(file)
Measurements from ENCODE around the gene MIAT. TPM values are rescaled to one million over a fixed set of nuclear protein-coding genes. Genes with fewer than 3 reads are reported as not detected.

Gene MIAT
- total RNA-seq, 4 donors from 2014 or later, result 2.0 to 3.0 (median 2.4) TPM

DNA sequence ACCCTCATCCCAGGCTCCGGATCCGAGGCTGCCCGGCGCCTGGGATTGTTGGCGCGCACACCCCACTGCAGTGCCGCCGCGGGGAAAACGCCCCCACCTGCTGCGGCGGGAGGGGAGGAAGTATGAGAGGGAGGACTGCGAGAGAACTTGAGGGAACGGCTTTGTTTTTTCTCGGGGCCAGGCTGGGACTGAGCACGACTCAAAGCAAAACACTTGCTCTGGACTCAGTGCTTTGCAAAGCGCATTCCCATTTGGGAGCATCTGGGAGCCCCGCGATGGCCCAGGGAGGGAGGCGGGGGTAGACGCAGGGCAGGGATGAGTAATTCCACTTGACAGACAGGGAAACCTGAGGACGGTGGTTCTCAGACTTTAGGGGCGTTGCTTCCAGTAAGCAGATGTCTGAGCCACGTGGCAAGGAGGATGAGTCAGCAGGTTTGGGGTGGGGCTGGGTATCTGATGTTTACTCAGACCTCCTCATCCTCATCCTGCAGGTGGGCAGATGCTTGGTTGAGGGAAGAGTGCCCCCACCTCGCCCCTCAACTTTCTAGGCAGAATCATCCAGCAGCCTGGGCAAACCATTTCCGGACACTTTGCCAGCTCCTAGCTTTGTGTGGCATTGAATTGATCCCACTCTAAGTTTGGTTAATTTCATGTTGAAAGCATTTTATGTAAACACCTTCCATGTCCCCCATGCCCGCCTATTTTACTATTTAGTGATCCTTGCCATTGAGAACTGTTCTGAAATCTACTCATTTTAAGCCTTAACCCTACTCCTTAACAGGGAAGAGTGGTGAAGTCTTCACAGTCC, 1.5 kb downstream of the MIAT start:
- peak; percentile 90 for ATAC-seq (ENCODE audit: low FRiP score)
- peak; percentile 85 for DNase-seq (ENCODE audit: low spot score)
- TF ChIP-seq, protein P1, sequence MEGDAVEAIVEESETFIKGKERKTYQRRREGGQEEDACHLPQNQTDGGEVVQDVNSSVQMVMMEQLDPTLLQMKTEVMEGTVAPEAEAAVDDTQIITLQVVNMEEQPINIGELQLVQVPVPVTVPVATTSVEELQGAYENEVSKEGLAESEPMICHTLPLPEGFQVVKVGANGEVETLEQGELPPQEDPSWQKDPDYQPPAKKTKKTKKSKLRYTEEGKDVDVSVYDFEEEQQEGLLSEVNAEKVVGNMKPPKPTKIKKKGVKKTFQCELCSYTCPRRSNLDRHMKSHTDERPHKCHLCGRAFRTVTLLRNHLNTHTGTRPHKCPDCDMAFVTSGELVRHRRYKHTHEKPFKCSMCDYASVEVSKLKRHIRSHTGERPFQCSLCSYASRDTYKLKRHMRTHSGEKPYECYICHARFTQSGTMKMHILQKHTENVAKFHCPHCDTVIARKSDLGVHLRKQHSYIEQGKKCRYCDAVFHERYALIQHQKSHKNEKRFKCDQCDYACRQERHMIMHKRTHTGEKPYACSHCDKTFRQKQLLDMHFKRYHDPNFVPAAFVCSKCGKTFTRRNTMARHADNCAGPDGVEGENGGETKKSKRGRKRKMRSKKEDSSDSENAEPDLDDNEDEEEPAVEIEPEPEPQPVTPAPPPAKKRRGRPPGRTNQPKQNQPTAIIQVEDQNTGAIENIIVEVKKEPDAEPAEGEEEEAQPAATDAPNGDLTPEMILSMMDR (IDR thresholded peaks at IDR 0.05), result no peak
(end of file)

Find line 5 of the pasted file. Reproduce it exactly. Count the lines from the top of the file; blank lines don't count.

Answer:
- peak; percentile 90 for ATAC-seq (ENCODE audit: low FRiP score)